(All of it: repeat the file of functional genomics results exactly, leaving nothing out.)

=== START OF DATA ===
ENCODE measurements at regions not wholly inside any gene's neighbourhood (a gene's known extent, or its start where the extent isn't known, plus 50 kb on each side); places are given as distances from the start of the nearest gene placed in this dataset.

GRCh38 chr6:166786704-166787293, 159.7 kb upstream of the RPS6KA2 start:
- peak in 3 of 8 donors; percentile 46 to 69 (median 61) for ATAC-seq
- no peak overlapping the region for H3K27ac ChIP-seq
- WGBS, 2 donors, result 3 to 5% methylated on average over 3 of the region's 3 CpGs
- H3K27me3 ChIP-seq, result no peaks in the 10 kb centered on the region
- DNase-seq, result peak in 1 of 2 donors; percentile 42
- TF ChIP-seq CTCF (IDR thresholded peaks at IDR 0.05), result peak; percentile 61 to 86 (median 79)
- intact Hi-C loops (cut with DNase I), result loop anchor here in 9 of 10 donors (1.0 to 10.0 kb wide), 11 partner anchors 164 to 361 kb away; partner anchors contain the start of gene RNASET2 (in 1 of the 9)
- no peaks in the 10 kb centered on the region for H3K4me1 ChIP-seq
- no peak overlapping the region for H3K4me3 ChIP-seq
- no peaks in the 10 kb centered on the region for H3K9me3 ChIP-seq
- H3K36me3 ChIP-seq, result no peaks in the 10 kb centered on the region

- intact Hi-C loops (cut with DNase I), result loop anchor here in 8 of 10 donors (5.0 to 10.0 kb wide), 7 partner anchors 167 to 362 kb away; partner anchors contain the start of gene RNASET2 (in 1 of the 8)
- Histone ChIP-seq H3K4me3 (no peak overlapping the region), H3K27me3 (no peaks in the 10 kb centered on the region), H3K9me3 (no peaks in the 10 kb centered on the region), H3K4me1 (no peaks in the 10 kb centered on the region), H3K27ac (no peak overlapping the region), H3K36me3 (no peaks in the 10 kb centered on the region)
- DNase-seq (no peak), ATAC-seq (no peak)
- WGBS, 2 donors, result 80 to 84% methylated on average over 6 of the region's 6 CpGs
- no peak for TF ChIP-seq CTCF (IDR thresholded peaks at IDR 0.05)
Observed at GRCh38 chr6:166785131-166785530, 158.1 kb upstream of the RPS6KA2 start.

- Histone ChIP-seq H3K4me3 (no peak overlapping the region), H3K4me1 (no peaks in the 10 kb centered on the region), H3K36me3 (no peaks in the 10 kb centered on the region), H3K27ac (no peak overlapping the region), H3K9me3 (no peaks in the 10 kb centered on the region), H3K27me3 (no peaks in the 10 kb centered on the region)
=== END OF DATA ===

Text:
ENCODE measurements at regions not wholly inside any gene's neighbourhood (a gene's known extent, or its start where the extent isn't known, plus 50 kb on each side); places are given as distances from the start of the nearest gene placed in this dataset.

GRCh38 chr6:166786704-166787293, 159.7 kb upstream of the RPS6KA2 start:
- peak in 3 of 8 donors; percentile 46 to 69 (median 61) for ATAC-seq
- no peak overlapping the region for H3K27ac ChIP-seq
- WGBS, 2 donors, result 3 to 5% methylated on average over 3 of the region's 3 CpGs
- H3K27me3 ChIP-seq, result no peaks in the 10 kb centered on the region
- DNase-seq, result peak in 1 of 2 donors; percentile 42
- TF ChIP-seq CTCF (IDR thresholded peaks at IDR 0.05), result peak; percentile 61 to 86 (median 79)
- intact Hi-C loops (cut with DNase I), result loop anchor here in 9 of 10 donors (1.0 to 10.0 kb wide), 11 partner anchors 164 to 361 kb away; partner anchors contain the start of gene RNASET2 (in 1 of the 9)
- no peaks in the 10 kb centered on the region for H3K4me1 ChIP-seq
- no peak overlapping the region for H3K4me3 ChIP-seq
- no peaks in the 10 kb centered on the region for H3K9me3 ChIP-seq
- H3K36me3 ChIP-seq, result no peaks in the 10 kb centered on the region

- intact Hi-C loops (cut with DNase I), result loop anchor here in 8 of 10 donors (5.0 to 10.0 kb wide), 7 partner anchors 167 to 362 kb away; partner anchors contain the start of gene RNASET2 (in 1 of the 8)
- Histone ChIP-seq H3K4me3 (no peak overlapping the region), H3K27me3 (no peaks in the 10 kb centered on the region), H3K9me3 (no peaks in the 10 kb centered on the region), H3K4me1 (no peaks in the 10 kb centered on the region), H3K27ac (no peak overlapping the region), H3K36me3 (no peaks in the 10 kb centered on the region)
- DNase-seq (no peak), ATAC-seq (no peak)
- WGBS, 2 donors, result 80 to 84% methylated on average over 6 of the region's 6 CpGs
- no peak for TF ChIP-seq CTCF (IDR thresholded peaks at IDR 0.05)
Observed at GRCh38 chr6:166785131-166785530, 158.1 kb upstream of the RPS6KA2 start.

- Histone ChIP-seq H3K4me3 (no peak overlapping the region), H3K4me1 (no peaks in the 10 kb centered on the region), H3K36me3 (no peaks in the 10 kb centered on the region), H3K27ac (no peak overlapping the region), H3K9me3 (no peaks in the 10 kb centered on the region), H3K27me3 (no peaks in the 10 kb centered on the region)